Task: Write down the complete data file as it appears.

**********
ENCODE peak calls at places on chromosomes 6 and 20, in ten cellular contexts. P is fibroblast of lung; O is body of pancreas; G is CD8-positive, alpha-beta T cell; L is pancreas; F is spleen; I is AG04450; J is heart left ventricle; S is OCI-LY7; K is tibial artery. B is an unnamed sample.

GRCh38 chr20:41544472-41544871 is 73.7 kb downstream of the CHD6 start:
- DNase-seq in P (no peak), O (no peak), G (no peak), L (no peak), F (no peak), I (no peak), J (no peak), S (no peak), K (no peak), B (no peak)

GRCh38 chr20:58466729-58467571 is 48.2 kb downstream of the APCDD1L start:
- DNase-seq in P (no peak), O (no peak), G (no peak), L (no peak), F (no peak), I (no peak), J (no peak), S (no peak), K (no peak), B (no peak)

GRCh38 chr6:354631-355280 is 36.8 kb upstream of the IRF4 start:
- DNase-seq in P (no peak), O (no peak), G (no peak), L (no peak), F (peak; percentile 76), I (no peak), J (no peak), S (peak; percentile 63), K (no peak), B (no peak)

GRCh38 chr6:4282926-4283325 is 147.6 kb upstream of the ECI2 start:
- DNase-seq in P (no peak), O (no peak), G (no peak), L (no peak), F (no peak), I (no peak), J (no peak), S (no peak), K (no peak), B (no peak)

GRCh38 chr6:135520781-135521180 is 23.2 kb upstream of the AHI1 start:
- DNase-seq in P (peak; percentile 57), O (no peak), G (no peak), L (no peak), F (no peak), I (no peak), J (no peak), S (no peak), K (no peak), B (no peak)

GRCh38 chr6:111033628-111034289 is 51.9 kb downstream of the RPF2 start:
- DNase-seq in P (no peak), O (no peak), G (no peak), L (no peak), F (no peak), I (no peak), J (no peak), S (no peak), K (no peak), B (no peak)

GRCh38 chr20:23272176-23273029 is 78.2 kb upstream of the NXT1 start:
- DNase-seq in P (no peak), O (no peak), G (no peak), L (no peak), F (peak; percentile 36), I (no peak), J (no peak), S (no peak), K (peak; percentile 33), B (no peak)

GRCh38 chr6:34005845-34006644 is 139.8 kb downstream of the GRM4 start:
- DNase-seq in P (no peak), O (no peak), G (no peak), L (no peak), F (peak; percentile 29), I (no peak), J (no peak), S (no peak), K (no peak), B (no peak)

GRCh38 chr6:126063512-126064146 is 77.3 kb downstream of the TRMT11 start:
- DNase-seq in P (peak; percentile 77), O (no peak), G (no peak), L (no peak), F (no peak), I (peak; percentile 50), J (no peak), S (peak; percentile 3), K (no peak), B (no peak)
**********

ENCODE peak calls at places on chromosomes 6 and 20, in ten cellular contexts. P is fibroblast of lung; O is body of pancreas; G is CD8-positive, alpha-beta T cell; L is pancreas; F is spleen; I is AG04450; J is heart left ventricle; S is OCI-LY7; K is tibial artery. B is an unnamed sample.

GRCh38 chr20:41544472-41544871 is 73.7 kb downstream of the CHD6 start:
- DNase-seq in P (no peak), O (no peak), G (no peak), L (no peak), F (no peak), I (no peak), J (no peak), S (no peak), K (no peak), B (no peak)

GRCh38 chr20:58466729-58467571 is 48.2 kb downstream of the APCDD1L start:
- DNase-seq in P (no peak), O (no peak), G (no peak), L (no peak), F (no peak), I (no peak), J (no peak), S (no peak), K (no peak), B (no peak)

GRCh38 chr6:354631-355280 is 36.8 kb upstream of the IRF4 start:
- DNase-seq in P (no peak), O (no peak), G (no peak), L (no peak), F (peak; percentile 76), I (no peak), J (no peak), S (peak; percentile 63), K (no peak), B (no peak)

GRCh38 chr6:4282926-4283325 is 147.6 kb upstream of the ECI2 start:
- DNase-seq in P (no peak), O (no peak), G (no peak), L (no peak), F (no peak), I (no peak), J (no peak), S (no peak), K (no peak), B (no peak)

GRCh38 chr6:135520781-135521180 is 23.2 kb upstream of the AHI1 start:
- DNase-seq in P (peak; percentile 57), O (no peak), G (no peak), L (no peak), F (no peak), I (no peak), J (no peak), S (no peak), K (no peak), B (no peak)

GRCh38 chr6:111033628-111034289 is 51.9 kb downstream of the RPF2 start:
- DNase-seq in P (no peak), O (no peak), G (no peak), L (no peak), F (no peak), I (no peak), J (no peak), S (no peak), K (no peak), B (no peak)

GRCh38 chr20:23272176-23273029 is 78.2 kb upstream of the NXT1 start:
- DNase-seq in P (no peak), O (no peak), G (no peak), L (no peak), F (peak; percentile 36), I (no peak), J (no peak), S (no peak), K (peak; percentile 33), B (no peak)

GRCh38 chr6:34005845-34006644 is 139.8 kb downstream of the GRM4 start:
- DNase-seq in P (no peak), O (no peak), G (no peak), L (no peak), F (peak; percentile 29), I (no peak), J (no peak), S (no peak), K (no peak), B (no peak)

GRCh38 chr6:126063512-126064146 is 77.3 kb downstream of the TRMT11 start:
- DNase-seq in P (peak; percentile 77), O (no peak), G (no peak), L (no peak), F (no peak), I (peak; percentile 50), J (no peak), S (peak; percentile 3), K (no peak), B (no peak)